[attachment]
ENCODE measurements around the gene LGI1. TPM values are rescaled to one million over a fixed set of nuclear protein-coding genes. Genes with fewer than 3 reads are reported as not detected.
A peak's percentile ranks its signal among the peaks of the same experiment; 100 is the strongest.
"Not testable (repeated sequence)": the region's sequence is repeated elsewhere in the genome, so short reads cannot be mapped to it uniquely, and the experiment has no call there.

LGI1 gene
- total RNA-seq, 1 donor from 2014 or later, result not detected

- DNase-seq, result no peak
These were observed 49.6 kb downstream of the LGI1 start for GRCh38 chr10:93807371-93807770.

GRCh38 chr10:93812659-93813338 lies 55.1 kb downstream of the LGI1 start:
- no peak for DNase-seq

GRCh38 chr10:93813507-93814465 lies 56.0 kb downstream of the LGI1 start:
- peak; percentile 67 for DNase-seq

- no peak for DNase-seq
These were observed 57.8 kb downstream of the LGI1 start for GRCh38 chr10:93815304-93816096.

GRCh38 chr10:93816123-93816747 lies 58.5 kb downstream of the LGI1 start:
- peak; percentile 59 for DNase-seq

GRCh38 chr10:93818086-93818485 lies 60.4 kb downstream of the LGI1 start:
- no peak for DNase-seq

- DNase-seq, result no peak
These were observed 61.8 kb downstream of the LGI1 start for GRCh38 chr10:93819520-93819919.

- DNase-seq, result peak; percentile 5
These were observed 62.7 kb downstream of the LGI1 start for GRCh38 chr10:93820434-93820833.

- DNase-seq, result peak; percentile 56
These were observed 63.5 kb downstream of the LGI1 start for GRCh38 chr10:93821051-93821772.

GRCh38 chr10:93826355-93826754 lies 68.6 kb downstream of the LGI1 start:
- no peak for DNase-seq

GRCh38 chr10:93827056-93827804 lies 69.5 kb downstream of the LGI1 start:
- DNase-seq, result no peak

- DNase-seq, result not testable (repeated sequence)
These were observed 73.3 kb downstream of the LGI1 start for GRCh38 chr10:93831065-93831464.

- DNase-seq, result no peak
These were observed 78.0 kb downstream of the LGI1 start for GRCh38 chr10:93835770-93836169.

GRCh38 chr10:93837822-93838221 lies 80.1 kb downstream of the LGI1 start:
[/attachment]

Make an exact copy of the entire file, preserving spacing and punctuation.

ENCODE measurements around the gene LGI1. TPM values are rescaled to one million over a fixed set of nuclear protein-coding genes. Genes with fewer than 3 reads are reported as not detected.
A peak's percentile ranks its signal among the peaks of the same experiment; 100 is the strongest.
"Not testable (repeated sequence)": the region's sequence is repeated elsewhere in the genome, so short reads cannot be mapped to it uniquely, and the experiment has no call there.

LGI1 gene
- total RNA-seq, 1 donor from 2014 or later, result not detected

- DNase-seq, result no peak
These were observed 49.6 kb downstream of the LGI1 start for GRCh38 chr10:93807371-93807770.

GRCh38 chr10:93812659-93813338 lies 55.1 kb downstream of the LGI1 start:
- no peak for DNase-seq

GRCh38 chr10:93813507-93814465 lies 56.0 kb downstream of the LGI1 start:
- peak; percentile 67 for DNase-seq

- no peak for DNase-seq
These were observed 57.8 kb downstream of the LGI1 start for GRCh38 chr10:93815304-93816096.

GRCh38 chr10:93816123-93816747 lies 58.5 kb downstream of the LGI1 start:
- peak; percentile 59 for DNase-seq

GRCh38 chr10:93818086-93818485 lies 60.4 kb downstream of the LGI1 start:
- no peak for DNase-seq

- DNase-seq, result no peak
These were observed 61.8 kb downstream of the LGI1 start for GRCh38 chr10:93819520-93819919.

- DNase-seq, result peak; percentile 5
These were observed 62.7 kb downstream of the LGI1 start for GRCh38 chr10:93820434-93820833.

- DNase-seq, result peak; percentile 56
These were observed 63.5 kb downstream of the LGI1 start for GRCh38 chr10:93821051-93821772.

GRCh38 chr10:93826355-93826754 lies 68.6 kb downstream of the LGI1 start:
- no peak for DNase-seq

GRCh38 chr10:93827056-93827804 lies 69.5 kb downstream of the LGI1 start:
- DNase-seq, result no peak

- DNase-seq, result not testable (repeated sequence)
These were observed 73.3 kb downstream of the LGI1 start for GRCh38 chr10:93831065-93831464.

- DNase-seq, result no peak
These were observed 78.0 kb downstream of the LGI1 start for GRCh38 chr10:93835770-93836169.

GRCh38 chr10:93837822-93838221 lies 80.1 kb downstream of the LGI1 start: